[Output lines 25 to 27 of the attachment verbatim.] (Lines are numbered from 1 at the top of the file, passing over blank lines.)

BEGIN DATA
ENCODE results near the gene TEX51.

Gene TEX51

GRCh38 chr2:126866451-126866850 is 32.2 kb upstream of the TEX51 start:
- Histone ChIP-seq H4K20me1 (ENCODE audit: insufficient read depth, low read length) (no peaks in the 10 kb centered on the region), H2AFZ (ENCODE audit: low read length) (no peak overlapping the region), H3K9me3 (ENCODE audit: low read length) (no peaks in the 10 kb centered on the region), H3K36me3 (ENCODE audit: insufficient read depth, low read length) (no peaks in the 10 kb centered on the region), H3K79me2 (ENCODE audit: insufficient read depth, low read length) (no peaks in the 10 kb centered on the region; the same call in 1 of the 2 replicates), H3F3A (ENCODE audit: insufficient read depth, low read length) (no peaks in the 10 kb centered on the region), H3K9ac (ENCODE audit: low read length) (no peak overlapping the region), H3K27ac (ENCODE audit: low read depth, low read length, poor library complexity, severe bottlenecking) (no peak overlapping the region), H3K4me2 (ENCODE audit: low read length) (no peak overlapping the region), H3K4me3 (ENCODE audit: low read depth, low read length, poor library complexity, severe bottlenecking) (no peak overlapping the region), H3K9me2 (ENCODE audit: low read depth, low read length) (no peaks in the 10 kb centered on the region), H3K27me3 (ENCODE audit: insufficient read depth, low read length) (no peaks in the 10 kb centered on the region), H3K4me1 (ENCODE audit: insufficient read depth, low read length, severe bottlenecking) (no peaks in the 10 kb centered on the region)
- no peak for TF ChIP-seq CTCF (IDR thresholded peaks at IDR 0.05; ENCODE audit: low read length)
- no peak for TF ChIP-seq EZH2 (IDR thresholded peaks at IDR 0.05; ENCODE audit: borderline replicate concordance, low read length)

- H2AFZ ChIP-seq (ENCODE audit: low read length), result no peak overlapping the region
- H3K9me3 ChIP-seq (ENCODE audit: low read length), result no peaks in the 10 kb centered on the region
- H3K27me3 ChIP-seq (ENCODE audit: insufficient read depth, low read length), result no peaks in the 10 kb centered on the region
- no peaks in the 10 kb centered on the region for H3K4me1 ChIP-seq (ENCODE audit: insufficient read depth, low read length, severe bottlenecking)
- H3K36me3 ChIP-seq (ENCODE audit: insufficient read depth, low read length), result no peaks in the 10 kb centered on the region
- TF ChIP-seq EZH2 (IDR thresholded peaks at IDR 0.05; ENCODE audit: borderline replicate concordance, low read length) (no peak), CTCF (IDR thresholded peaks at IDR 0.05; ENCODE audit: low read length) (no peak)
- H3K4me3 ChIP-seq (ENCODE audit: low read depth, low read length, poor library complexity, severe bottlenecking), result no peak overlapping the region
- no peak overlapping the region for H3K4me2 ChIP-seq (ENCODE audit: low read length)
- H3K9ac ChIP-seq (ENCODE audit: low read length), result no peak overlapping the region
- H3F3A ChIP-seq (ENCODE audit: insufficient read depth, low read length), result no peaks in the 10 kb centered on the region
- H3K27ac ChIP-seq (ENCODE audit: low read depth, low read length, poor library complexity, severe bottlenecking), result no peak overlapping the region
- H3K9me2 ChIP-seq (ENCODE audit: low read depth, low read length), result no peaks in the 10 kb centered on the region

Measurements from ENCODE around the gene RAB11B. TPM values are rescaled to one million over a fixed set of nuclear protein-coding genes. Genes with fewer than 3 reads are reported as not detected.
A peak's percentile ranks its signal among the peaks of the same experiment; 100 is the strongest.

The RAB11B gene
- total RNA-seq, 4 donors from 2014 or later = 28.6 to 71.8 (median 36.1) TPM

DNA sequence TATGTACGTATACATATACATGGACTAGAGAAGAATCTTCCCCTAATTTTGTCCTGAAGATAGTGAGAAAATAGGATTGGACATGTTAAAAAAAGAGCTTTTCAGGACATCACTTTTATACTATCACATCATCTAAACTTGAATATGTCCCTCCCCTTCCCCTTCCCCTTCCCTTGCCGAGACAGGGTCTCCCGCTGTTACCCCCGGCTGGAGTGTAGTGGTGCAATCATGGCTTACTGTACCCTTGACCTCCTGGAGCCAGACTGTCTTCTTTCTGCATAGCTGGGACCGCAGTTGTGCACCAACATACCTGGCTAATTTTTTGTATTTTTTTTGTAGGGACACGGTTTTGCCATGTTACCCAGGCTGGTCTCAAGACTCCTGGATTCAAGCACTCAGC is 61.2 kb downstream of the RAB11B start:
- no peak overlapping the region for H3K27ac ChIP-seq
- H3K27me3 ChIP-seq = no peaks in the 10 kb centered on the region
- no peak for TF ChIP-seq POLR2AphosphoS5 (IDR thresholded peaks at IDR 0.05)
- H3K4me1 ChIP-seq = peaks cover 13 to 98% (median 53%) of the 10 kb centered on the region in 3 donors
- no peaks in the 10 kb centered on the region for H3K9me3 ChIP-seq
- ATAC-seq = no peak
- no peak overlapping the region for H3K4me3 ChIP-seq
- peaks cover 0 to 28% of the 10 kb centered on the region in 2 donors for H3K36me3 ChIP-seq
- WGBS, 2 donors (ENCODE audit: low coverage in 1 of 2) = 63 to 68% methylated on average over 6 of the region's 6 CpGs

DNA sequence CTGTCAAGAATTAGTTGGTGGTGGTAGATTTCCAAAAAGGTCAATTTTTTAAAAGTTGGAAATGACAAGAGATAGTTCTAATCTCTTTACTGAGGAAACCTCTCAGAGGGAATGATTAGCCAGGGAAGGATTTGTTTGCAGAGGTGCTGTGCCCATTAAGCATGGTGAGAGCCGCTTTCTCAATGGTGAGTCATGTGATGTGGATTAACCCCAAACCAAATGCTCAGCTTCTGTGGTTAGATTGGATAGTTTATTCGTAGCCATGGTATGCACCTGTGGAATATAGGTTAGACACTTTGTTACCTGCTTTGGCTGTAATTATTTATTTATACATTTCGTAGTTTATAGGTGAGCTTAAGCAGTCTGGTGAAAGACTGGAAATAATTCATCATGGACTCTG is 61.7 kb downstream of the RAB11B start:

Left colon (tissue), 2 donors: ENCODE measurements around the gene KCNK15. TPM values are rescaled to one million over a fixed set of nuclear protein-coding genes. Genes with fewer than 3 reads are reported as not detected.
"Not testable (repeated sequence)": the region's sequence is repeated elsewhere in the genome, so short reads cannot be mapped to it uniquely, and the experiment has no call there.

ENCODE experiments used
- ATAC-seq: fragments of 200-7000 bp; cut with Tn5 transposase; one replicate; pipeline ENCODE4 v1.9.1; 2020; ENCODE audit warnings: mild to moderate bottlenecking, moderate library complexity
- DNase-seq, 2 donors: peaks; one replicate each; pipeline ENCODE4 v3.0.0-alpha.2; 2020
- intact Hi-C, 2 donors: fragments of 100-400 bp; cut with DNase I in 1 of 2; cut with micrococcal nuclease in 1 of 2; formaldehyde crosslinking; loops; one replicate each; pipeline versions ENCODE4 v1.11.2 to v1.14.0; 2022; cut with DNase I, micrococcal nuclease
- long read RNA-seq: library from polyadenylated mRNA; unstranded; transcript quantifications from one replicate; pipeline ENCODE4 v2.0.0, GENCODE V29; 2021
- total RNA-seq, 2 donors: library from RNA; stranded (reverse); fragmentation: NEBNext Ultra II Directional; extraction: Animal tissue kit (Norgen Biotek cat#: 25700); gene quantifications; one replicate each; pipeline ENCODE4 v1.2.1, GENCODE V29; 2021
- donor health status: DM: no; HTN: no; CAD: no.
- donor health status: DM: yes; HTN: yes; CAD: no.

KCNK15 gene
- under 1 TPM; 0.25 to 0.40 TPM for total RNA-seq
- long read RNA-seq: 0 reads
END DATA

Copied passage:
- H3K27me3 ChIP-seq = no peaks in the 10 kb centered on the region
- no peak for TF ChIP-seq POLR2AphosphoS5 (IDR thresholded peaks at IDR 0.05)
- H3K4me1 ChIP-seq = peaks cover 13 to 98% (median 53%) of the 10 kb centered on the region in 3 donors